Equal opportunities

Our efforts for equal opportunity
Stork with babies and the Euromast drawn.

Getting the education you dream of. Living where you want to live. And access to care when you need it. In an ideal world, this is possible for everyone. We just see that the opportunities are not equally distributed. How can we improve this?

Equal opportunities in our education

As an EUR-student there are multiple ways you can work on creating equal opportunities for all.

Three students laugh on campus during the summer by the pond.

Equal opportunities at the office

We strive to be an employer where every employee feels welcome, safe and heard.

Two smiling employees at their work place
The Laurenskerk in the city centre of Rotterdam.

Opportunity inequality in society

Underpayment and poor working conditions. Children of parents on welfare often also end up in a similar situation. Even in the Netherlands, opportunities are not equally distributed. Moreover, your chances in life are already determined at birth by the neighborhood in which you are born. Several EUR scientists are doing research on these issues. They are working to improve them.

More inequality due to additional birth leave

New fathers can take an additional 5 weeks of birth leave. They get 70% of their salary for those weeks. That sounds nice, but it doesn't work for everyone.

How to do better?
Man walks across Erasmus Bridge with pram.
Professor Renske Keizer on campus in the sun.

Longer paternity leave after EUR study

Family sociologist Renske Keizer went to visit Lodewijk Asscher, then Minister of Social Affairs, in 2016. There, she provided input for a bill: parental leave for partners to 5 weeks. That's a big step forward. "When I started my research into fatherhood, fathers were entitled to only two days of paid leave. That created barriers to involvement in childrearing right from the start of the child’s life", tells Keizer.

This is how the conversation went

Does your post code determine your chances in life?

Scroll through the story and get the answer

Already in the cradle at a disadvantage

Your chance of buying a house, your chance of having a good income and your chance of getting a particular job is already largely fixed at birth.

Student takes photo of cube houses in Rotterdam.

As it turns out, the place where you were born plays a big role in this.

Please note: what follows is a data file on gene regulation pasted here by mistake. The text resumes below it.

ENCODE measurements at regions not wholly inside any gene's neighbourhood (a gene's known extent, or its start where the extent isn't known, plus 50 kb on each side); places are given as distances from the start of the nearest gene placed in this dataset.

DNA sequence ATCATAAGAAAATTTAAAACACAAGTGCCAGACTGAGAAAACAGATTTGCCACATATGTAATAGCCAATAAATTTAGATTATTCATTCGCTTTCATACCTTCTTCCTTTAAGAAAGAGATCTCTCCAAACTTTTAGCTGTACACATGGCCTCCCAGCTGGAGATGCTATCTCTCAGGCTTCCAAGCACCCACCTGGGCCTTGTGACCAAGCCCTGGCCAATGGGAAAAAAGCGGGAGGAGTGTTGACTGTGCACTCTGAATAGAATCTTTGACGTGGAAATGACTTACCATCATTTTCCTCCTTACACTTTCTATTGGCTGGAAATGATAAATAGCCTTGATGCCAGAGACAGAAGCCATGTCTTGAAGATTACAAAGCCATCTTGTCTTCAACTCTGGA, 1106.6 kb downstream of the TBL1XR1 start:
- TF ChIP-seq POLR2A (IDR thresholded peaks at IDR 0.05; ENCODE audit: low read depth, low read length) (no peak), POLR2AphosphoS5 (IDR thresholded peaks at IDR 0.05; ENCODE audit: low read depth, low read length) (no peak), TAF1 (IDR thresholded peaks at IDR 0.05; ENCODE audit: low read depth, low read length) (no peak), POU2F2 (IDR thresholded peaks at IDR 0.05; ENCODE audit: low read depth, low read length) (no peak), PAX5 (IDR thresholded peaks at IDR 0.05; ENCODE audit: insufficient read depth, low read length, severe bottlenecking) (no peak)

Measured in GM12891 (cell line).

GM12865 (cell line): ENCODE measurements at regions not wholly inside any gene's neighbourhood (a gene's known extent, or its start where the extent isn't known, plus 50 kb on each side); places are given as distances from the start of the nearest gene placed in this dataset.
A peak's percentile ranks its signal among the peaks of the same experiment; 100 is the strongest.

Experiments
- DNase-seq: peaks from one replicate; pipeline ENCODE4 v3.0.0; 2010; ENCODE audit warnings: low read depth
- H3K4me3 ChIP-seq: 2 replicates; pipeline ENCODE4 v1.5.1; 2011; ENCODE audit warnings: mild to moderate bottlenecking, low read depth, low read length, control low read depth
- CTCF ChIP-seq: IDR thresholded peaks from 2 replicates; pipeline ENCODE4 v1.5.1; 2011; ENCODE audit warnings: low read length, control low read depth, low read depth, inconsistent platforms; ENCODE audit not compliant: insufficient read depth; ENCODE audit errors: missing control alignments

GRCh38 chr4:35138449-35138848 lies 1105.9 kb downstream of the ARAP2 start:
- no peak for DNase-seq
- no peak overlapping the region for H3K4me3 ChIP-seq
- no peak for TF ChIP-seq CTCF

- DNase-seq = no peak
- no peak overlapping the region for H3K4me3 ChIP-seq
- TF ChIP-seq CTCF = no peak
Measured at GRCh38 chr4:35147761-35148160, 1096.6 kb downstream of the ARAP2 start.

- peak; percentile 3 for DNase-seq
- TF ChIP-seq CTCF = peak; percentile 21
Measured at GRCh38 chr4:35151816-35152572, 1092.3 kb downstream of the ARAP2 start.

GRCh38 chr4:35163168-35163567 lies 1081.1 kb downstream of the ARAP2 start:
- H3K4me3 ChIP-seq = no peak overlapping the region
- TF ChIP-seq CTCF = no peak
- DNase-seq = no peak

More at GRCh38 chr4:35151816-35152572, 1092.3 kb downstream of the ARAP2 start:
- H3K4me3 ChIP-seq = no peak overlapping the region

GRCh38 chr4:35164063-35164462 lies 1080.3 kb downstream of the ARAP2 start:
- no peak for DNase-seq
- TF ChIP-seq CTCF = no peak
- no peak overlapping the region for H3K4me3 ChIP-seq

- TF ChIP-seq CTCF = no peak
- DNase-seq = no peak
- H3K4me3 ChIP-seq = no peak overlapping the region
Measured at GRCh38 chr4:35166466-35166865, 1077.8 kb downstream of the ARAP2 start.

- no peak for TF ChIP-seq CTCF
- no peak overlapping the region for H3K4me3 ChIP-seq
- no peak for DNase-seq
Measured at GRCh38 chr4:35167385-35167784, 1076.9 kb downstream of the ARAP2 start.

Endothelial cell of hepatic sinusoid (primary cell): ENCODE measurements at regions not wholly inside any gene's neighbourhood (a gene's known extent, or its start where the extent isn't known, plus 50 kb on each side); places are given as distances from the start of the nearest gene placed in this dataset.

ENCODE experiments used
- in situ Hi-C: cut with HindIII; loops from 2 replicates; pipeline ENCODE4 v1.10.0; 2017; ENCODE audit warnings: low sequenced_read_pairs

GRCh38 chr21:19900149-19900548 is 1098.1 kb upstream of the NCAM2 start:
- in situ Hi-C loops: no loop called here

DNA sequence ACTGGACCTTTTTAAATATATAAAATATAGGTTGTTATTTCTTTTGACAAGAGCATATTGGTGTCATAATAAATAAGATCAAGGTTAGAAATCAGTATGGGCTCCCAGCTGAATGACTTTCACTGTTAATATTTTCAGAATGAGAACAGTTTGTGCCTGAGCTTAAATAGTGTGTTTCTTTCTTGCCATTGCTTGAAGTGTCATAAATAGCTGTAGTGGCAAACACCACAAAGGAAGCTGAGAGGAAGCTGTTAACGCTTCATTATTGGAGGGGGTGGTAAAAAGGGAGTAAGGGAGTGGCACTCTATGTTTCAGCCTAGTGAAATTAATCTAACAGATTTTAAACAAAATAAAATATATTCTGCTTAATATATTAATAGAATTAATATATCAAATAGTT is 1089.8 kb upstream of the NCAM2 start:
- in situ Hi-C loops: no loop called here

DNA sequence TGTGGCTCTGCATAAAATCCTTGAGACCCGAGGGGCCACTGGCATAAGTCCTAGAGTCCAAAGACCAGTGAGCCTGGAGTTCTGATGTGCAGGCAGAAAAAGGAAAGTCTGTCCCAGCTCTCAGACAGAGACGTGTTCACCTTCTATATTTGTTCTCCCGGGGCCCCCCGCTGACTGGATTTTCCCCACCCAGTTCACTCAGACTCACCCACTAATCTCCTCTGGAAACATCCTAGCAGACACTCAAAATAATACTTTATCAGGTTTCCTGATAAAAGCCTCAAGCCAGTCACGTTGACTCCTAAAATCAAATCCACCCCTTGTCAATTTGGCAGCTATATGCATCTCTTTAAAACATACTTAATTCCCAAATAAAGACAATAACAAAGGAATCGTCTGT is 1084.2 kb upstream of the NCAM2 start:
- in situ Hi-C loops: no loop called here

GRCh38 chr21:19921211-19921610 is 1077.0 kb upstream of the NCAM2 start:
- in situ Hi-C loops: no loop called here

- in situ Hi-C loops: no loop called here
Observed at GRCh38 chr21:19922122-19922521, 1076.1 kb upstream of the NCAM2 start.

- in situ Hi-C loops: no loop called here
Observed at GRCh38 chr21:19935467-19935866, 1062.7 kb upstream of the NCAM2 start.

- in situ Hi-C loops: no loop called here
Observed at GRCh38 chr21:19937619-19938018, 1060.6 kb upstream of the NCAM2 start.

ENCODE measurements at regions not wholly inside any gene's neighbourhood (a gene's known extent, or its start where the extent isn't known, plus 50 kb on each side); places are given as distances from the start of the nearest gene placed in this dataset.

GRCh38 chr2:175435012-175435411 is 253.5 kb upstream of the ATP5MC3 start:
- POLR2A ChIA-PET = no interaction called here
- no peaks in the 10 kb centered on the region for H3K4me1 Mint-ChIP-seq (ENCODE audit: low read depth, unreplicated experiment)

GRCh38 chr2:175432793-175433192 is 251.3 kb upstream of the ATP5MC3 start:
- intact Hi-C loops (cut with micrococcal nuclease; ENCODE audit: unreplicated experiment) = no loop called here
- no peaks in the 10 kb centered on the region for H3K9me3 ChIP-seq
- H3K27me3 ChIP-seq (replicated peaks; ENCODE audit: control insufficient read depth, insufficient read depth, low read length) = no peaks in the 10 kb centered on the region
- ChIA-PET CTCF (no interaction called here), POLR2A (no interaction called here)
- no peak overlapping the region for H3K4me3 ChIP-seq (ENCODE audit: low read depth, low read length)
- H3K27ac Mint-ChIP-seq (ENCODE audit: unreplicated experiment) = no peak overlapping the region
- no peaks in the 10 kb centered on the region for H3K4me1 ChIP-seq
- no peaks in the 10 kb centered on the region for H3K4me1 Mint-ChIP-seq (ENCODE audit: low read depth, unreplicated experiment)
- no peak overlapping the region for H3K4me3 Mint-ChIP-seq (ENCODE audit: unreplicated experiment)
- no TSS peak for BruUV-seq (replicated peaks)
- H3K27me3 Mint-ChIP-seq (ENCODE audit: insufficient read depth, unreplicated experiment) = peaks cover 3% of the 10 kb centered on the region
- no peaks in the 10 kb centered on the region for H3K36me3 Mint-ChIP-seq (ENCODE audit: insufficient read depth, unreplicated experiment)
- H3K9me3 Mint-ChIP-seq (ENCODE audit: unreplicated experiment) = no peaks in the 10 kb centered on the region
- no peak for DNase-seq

Foto van de markthal

Difference of thousands of euros

Two young families have the same income. One family lives in Blijdorp. Another family in Oud-Crooswijk. The children of the family from Blijdorp turn out years later as thirty-somethings to earn on average thousands of euros more per year.

Twee studenten die samen fietsen

Inequality quickly apparent after birth

Data show that babies born to lower-income families have a higher BMI than their wealthier peers as early as four months.

All this information can be found in the 'KansenKaart'

It is an interactive website that provides insight into the opportunities of Dutch people in terms of income, education and health.

Economist Ravesteijn explains how the tool works
Rotterdam op kansenkaart.nl

Job application process needs a shake-up at many employers

Research by our work psychologist Janice Odijk shows that the application process of many employers has to change drastically in order to create equal opportunities.

What needs to change
Janice Odijk at Studio Erasmus
Bicycle delivery drivers leave from Blaak to work.
Jelte Lagendijk

Platform work: stressful and unhealthy

Ordering food through Thuisbezorgd, a cab ride through Uber or domestic help through Helping. All are examples of platform work. Research shows that work experiences of platform workers are more often negative than those with other employment contracts. Work-life balance is less, job insecurity is greater and they are more likely to feel exhausted. How can this be improved?

This is what EUR does

This is how the odds are distributed on the map

In which Dutch neighborhoods do children have the best chance of leaving poverty behind? You can find out on the KansenKaart developed by EUR researchers.

Econoom Bastian Ravesteijn vertelt bij Studio Erasmus over de Kansenkaart.
Anne Gielen

"But the priority is clear: we must address the inequality of opportunity in our society"

Many of the young people who depend on benefits have parents and sometimes even grandparents who were also dependent on benefits. Research shows that.

Anne Gielen

Professor of Labor Economics and Policy

Insights from her study
Cyclists and walkers across the Erasmus Bridge.
Jelte Lagendijk

Characterized as a 'chav'

There is an "empathy wall" between practical and theoretical educators. This emerges from research by professor and ex-mavo scholar Jeroen van der Waal. "People with a practical education notice that theoretically educated people characterize them as if they are 'chavs,'" he says.

Learning from research

Compare @count study programme

  • @title

    • Duration: @duration
Compare study programmes